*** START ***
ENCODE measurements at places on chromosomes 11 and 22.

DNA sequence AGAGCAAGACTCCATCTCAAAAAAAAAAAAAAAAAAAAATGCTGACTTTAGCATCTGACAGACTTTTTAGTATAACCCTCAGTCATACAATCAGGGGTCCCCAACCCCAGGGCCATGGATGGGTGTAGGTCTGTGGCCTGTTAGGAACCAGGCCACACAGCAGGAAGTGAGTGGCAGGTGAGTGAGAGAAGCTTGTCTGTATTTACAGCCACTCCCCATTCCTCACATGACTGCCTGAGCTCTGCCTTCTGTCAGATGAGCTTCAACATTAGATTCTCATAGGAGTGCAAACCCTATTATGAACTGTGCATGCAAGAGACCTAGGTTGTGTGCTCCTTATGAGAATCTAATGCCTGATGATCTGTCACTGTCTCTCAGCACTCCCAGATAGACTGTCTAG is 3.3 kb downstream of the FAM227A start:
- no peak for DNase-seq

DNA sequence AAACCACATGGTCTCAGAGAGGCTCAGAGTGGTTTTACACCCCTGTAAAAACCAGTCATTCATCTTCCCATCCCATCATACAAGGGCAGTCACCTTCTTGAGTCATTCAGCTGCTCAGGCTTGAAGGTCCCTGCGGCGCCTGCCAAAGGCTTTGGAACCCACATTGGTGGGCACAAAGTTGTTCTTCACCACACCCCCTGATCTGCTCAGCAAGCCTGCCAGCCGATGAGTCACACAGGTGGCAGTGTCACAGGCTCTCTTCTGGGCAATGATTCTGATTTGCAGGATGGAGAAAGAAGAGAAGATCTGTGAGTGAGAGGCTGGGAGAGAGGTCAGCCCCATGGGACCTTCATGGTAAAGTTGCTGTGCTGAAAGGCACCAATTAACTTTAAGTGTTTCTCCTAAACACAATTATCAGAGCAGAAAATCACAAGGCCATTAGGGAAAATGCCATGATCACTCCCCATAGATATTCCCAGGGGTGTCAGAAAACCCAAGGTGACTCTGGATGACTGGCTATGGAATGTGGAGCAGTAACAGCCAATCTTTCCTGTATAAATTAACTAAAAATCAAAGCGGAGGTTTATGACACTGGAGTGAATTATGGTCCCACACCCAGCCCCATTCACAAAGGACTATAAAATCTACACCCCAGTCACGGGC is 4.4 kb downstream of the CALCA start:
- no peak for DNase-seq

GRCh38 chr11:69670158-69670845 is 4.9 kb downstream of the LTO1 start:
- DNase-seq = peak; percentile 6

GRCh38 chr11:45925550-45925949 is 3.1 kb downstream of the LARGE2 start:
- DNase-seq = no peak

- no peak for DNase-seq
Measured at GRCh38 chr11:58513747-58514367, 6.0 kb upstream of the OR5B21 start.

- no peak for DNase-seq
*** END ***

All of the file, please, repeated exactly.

ENCODE measurements at places on chromosomes 11 and 22.

DNA sequence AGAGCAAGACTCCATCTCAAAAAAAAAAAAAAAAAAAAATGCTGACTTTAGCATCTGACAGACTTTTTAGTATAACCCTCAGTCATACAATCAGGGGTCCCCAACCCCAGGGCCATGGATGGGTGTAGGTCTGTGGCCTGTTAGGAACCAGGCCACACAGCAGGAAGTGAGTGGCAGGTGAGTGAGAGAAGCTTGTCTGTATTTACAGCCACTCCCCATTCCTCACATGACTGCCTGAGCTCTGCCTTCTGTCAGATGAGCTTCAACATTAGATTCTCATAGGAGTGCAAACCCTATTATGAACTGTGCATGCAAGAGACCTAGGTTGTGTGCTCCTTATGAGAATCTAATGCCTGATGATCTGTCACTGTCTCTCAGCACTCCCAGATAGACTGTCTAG is 3.3 kb downstream of the FAM227A start:
- no peak for DNase-seq

DNA sequence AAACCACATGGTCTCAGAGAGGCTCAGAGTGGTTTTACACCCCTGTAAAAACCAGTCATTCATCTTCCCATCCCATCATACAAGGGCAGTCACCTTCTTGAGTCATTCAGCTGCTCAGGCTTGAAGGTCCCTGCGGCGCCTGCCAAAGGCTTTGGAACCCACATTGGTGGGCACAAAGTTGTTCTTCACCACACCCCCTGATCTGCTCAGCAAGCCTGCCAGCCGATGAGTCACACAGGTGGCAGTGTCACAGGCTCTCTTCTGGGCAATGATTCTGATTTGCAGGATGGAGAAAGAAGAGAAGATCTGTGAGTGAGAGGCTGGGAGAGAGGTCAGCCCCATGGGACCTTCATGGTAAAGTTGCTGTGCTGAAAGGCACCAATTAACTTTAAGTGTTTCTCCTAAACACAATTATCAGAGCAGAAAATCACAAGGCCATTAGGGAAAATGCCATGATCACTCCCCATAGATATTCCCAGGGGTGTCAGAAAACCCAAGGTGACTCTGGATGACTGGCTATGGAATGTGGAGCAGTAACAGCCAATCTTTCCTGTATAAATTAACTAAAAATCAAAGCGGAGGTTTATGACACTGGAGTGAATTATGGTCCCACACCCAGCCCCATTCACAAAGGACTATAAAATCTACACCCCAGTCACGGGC is 4.4 kb downstream of the CALCA start:
- no peak for DNase-seq

GRCh38 chr11:69670158-69670845 is 4.9 kb downstream of the LTO1 start:
- DNase-seq = peak; percentile 6

GRCh38 chr11:45925550-45925949 is 3.1 kb downstream of the LARGE2 start:
- DNase-seq = no peak

- no peak for DNase-seq
Measured at GRCh38 chr11:58513747-58514367, 6.0 kb upstream of the OR5B21 start.

- no peak for DNase-seq